Thursday, November 20, 2014

Chilly with a chance of Sandinsanity

I know, I know, I said I was done working on the boat for the season but due to the insistence of my pal, Peter, we went back into the shed for some Sandinsanity fun. Now, Peter had a boat shed. He misses his boat shed. He loves my boat shed and I'm willing to share it with him. He's had a rough go the last 5 months or so, so a chance to hang out in the boat shed and do some sanding is 'Therapy' for him. Who am I to deny him his 'Therapy'.

The temp outside and inside the shed was a balmy -5C. According to Peter this is a prime sanding temperature. Who am I to argue with the Master. After a minor repair to get the cabin roof back up on the side of the shed he immediately got to sanding inside the boat. He even brought his own sander & sandpaper! Bonus!

Personally I prefer slightly warmer temps for this type of activity but Peter seemed to be 'totally in his element' sanding away at -5C. It was only after an hour or so that I managed to get him to take a break for some MRD (Meals Ready to Drink). One must keep the Master Sander nourished & hydrated in these cold temps.

Chilled to absolute perfection these MRD's gave up their sustenance to fuel the sanding frenzy that was in the boat shed that day.  :-)

Season 3, Episode 1 of "BS from the Boat Shed" starring Peter Lenihan as the Master Sander! It's a long rambling video but I hope you enjoy it!

Saturday, October 18, 2014

Got Tape?

Got my tape order in.

L to R. 17 oz 8" 125 yrds (Great Lakes Skipper), 6 oz 6", 9 oz 6" & 2X 9 oz 6" fresh from!

That is all.


Monday, October 6, 2014

That's a wrap 2014

I've come to the conclusion I can't use this wood flour to make good fillets or epoxy glue so I'm going to call it quits for the season. The stuff just turns to much mush like porridge you used to hate as a kid.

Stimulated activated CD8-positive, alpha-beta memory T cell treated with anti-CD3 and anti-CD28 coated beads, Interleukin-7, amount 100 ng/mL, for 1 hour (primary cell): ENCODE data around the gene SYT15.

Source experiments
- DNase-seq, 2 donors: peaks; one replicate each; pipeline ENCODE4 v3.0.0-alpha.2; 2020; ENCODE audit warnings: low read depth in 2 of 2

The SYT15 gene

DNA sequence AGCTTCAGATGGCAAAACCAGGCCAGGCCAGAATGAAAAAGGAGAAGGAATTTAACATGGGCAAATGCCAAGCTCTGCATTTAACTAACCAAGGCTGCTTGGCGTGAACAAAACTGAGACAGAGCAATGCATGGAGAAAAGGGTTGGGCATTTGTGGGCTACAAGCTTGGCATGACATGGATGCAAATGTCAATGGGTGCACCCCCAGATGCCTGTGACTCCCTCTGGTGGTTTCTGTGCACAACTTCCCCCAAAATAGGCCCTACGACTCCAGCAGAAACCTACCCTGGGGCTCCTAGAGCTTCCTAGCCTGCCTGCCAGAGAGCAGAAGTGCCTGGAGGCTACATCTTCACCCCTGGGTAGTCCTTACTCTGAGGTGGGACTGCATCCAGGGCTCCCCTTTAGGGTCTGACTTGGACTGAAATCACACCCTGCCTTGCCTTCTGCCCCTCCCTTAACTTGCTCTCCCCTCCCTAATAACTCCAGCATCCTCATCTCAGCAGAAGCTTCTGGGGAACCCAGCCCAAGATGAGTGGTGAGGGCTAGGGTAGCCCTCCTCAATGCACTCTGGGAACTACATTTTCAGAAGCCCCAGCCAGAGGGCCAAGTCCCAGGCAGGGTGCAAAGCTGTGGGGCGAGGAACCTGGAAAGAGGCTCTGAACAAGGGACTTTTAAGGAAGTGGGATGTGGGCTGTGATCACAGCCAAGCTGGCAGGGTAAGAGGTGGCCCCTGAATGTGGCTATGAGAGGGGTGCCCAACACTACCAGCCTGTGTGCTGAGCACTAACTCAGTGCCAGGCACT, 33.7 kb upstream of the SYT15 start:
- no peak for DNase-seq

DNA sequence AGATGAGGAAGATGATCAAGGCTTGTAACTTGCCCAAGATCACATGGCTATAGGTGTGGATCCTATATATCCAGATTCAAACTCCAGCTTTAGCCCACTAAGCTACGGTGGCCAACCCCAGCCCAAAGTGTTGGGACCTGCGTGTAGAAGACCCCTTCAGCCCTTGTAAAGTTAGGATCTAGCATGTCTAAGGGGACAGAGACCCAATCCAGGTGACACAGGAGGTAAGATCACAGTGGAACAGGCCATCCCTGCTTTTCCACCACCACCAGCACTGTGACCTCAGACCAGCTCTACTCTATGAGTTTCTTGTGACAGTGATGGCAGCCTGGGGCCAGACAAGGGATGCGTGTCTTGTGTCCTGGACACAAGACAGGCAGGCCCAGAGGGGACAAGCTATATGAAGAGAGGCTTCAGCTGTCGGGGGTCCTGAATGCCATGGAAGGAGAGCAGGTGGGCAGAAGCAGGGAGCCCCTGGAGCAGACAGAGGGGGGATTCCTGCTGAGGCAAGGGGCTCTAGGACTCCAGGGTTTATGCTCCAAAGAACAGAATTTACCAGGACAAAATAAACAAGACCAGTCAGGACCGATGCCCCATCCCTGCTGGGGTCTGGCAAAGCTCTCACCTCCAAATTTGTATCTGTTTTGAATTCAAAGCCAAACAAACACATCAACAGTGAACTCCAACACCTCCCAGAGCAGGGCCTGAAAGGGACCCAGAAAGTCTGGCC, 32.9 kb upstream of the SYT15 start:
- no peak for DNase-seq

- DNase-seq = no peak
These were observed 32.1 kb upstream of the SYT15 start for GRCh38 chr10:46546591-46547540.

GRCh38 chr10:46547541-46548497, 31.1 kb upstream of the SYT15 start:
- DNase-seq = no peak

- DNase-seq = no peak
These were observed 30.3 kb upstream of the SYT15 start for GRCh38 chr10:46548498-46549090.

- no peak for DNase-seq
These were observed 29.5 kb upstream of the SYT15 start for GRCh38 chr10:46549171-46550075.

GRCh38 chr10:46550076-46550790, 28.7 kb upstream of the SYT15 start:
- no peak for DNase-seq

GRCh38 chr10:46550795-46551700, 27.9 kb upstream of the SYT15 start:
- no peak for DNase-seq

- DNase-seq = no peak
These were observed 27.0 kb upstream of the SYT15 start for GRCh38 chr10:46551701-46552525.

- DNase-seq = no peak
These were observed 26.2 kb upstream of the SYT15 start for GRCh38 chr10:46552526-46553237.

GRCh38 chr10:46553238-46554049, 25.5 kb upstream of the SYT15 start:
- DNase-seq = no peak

It leaves such a deep texture I'd be sanding forever to get them fair enough to lay glass over top. I'll wait till spring till I have proper materials and can do it correctly with the tapes going over wet fillets.

So it's time to get my ATT renewed and shoot some targets.  :-)

Keep looking back. I'll post some things I'll be working on over the winter.  I'd like to thank everyone who visited our blog this year and all the great feedback. Your participation is appreciated greatly.

Cheers and see you in the spring!

Your's Aye!

Rick & Lori

Sunday, October 5, 2014

All things not being created equal

or so it appears at least in the wood flour world. Being the eternal cheap skate (remember the 'squeeze the nickle & make the beaver shit thing?) that I am I picked up 12.5 lbs of wood flour off of eBay for cheap. I saved about 50% over retail. So far so good. Well as you would have it not all wood flours are created equal. Some are better. Some are worse. This last purchase wasn't so good.
It's more like wood pulp like they make paper out of. I don't know if it's a higher moisture content than normal or what but it won't screen through my wire strainer. It just balls up into little clumps. I bought a 'Cake Boss' four sifter and it won't go through that either. This type may require special processing tools or something that I don't have.
I was able to get a few batches of it mixed up into glue. I'll let them cure then sand them down a bit to see if they're going to be Ok. There might be some small voids in the mix but I'm not sure till I sand them down to see what's going on inside the fillets.